Okay, so that was just some quaint and obsolete Declaration by a small, radical focus group. Surely, though, you must pay a debt of homage to your forebears, people like Warren Harding, whom history records "was an ineffectual and indecisive leader who played poker while his friends plundered the U.S. treasury." Or Andrew Johnson, who cared not about the tide of history or the emerging views of the people: "This is a country for white men, and by God, as long as I am President, it shall be a government for white men."

Those hacks couldn't hold a candle to you, sir. As Keith Olbermann cogently recaps "eight years in eight minutes" by letting your record speak for itself, one can only wonder what might have been if the elections of 2000 or 2004 hadn't been stolen fair and square, or if the Democrats in Congress had either a spine or a dictionary with the word 'filibuster' in it. In any case, it's fair to say that your presidential legacy is pretty well settled at this point. To paraphrase Douglas Adams: "So long, and thanks for all the s#it."

But that was then and this is now, and it's all water under the bridge -- and over the levees and the through the woods -- at this point. So you dithered while dastardly dirtbags demolished downtown Manhattan, cowered while climactic currents and calculated carelessness killed New Orleans, and prevaricated perfidiously to push, pull, and prod the people to war. Who among us could have foreseen that "Bin Laden [was] determined to strike in the U.S.," that New Orleans would be "Gone with the Water," or that "Iraq Turmoil" would ensue while we turned up "No Iraqi WMDs"? Hey, everyone has their bad moments; yours were just remarkably and relentlessly continuous. Mission accomplished, indeed.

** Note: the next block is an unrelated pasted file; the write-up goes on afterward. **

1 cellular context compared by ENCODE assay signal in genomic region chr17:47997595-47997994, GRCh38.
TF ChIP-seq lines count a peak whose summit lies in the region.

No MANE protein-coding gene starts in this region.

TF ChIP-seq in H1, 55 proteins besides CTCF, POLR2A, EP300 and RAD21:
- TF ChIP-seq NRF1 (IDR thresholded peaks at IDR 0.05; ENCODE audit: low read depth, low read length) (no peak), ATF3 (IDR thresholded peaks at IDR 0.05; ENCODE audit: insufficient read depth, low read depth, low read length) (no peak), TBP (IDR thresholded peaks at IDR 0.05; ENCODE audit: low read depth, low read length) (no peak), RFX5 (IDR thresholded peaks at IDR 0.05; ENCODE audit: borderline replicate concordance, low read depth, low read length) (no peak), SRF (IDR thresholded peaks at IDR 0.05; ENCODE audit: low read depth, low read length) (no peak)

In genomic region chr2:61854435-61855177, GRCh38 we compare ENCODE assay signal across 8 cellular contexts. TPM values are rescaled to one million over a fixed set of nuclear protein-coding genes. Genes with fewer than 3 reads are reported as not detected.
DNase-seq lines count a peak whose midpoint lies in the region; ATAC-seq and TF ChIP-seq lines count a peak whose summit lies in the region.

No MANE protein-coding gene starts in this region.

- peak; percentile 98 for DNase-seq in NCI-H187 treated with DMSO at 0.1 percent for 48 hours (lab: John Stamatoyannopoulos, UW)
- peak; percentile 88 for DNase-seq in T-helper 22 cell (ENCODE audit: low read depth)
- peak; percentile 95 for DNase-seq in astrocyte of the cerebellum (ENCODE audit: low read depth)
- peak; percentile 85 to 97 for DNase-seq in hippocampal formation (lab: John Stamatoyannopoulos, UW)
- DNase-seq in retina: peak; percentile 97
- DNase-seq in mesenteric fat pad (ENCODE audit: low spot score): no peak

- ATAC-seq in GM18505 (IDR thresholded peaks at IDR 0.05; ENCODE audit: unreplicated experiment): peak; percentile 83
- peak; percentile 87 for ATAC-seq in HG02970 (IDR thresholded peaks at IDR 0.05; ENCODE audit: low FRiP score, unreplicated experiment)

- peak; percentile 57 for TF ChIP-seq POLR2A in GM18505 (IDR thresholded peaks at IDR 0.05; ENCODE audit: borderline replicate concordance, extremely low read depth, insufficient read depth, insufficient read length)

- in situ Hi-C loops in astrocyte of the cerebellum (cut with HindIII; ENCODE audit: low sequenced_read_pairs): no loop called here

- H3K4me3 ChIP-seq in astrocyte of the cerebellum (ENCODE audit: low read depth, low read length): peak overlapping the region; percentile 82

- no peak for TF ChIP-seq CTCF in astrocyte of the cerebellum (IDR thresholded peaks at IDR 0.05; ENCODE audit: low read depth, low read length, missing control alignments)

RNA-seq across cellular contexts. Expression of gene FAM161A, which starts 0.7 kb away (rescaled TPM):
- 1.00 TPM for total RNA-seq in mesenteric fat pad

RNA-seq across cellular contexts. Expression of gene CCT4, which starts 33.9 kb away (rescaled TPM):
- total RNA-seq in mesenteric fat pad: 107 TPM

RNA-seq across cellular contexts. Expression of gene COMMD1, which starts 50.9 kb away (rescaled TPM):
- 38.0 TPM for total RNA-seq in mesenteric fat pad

And thus we arrive on the doorstep of that wondrous transition from 43 to 44. President Obama likely will be no more a savior or messiah (as some seemingly long for) than we actively demand him to be, but at this point a former community organizer who grew up sans silver spoon sounds pretty darn good. Most importantly, he ain't you, and he might even listen to us every once in a while. That he'll be sworn in under your nose -- inflammatory middle name and all -- in and of itself is worth the price of admission.

We can only guess what the future will hold. Certainly there will be many challenges, and it will take an Herculean effort to right the ship of state at this point. I suppose we owe you, Mr. Bush, a debt of gratitude for exposing the evils of empire and laying bare the threads of theocracy. You gave the lie to laissez faire capitalism and nailed shut the coffin of neo-conservatism. Yes, we've been Enronned and Neoconned, Katrinatized and Iraqified, TALONed and TARPed, Wiretapped and Bushwhacked. And we've learned a lot in the process. We're now a highly informed focus group, us misguided multitudes.

So your work here clearly is done; it's time to move on. We've waited you out, and what's more, found you out -- hopefully in time to turn things around. We're ready to get back to work, and you've got a memoir to be ghost-written and reams of history to try and revise. Now please, sir, with all due respect: get out of the way and don't let the door hit you on the way out.